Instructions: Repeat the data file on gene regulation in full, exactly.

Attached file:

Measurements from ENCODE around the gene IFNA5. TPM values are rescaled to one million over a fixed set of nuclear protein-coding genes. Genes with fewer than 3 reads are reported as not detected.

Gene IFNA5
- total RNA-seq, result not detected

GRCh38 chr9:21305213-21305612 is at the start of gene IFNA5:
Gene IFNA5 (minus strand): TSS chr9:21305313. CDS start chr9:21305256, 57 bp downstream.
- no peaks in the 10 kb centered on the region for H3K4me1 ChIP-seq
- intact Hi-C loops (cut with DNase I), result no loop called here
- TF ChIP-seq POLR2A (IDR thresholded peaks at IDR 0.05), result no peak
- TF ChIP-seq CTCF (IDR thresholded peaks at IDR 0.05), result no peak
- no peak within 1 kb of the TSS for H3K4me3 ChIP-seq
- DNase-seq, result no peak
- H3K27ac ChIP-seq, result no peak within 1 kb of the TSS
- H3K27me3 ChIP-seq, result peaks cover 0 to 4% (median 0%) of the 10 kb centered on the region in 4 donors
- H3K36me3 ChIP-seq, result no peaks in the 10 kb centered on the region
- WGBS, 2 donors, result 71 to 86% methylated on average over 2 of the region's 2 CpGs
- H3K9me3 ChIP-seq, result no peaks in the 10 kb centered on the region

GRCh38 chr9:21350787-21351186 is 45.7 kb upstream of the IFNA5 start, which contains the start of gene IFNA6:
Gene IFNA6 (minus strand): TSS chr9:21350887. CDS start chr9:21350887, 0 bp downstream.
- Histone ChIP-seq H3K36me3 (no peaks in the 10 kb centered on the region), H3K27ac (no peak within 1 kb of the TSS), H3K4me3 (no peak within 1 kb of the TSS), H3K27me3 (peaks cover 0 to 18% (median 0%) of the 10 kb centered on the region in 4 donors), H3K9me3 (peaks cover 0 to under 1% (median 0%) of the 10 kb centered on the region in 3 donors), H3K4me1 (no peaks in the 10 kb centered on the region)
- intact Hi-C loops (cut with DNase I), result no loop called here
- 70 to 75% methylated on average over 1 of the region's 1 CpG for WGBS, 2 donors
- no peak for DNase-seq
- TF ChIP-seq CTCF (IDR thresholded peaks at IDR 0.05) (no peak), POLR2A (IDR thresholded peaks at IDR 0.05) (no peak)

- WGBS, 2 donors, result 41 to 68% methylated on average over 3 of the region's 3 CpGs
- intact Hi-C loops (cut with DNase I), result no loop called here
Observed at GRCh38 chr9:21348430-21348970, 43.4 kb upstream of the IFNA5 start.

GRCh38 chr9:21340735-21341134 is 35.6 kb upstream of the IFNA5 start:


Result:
Measurements from ENCODE around the gene IFNA5. TPM values are rescaled to one million over a fixed set of nuclear protein-coding genes. Genes with fewer than 3 reads are reported as not detected.

Gene IFNA5
- total RNA-seq, result not detected

GRCh38 chr9:21305213-21305612 is at the start of gene IFNA5:
Gene IFNA5 (minus strand): TSS chr9:21305313. CDS start chr9:21305256, 57 bp downstream.
- no peaks in the 10 kb centered on the region for H3K4me1 ChIP-seq
- intact Hi-C loops (cut with DNase I), result no loop called here
- TF ChIP-seq POLR2A (IDR thresholded peaks at IDR 0.05), result no peak
- TF ChIP-seq CTCF (IDR thresholded peaks at IDR 0.05), result no peak
- no peak within 1 kb of the TSS for H3K4me3 ChIP-seq
- DNase-seq, result no peak
- H3K27ac ChIP-seq, result no peak within 1 kb of the TSS
- H3K27me3 ChIP-seq, result peaks cover 0 to 4% (median 0%) of the 10 kb centered on the region in 4 donors
- H3K36me3 ChIP-seq, result no peaks in the 10 kb centered on the region
- WGBS, 2 donors, result 71 to 86% methylated on average over 2 of the region's 2 CpGs
- H3K9me3 ChIP-seq, result no peaks in the 10 kb centered on the region

GRCh38 chr9:21350787-21351186 is 45.7 kb upstream of the IFNA5 start, which contains the start of gene IFNA6:
Gene IFNA6 (minus strand): TSS chr9:21350887. CDS start chr9:21350887, 0 bp downstream.
- Histone ChIP-seq H3K36me3 (no peaks in the 10 kb centered on the region), H3K27ac (no peak within 1 kb of the TSS), H3K4me3 (no peak within 1 kb of the TSS), H3K27me3 (peaks cover 0 to 18% (median 0%) of the 10 kb centered on the region in 4 donors), H3K9me3 (peaks cover 0 to under 1% (median 0%) of the 10 kb centered on the region in 3 donors), H3K4me1 (no peaks in the 10 kb centered on the region)
- intact Hi-C loops (cut with DNase I), result no loop called here
- 70 to 75% methylated on average over 1 of the region's 1 CpG for WGBS, 2 donors
- no peak for DNase-seq
- TF ChIP-seq CTCF (IDR thresholded peaks at IDR 0.05) (no peak), POLR2A (IDR thresholded peaks at IDR 0.05) (no peak)

- WGBS, 2 donors, result 41 to 68% methylated on average over 3 of the region's 3 CpGs
- intact Hi-C loops (cut with DNase I), result no loop called here
Observed at GRCh38 chr9:21348430-21348970, 43.4 kb upstream of the IFNA5 start.

GRCh38 chr9:21340735-21341134 is 35.6 kb upstream of the IFNA5 start: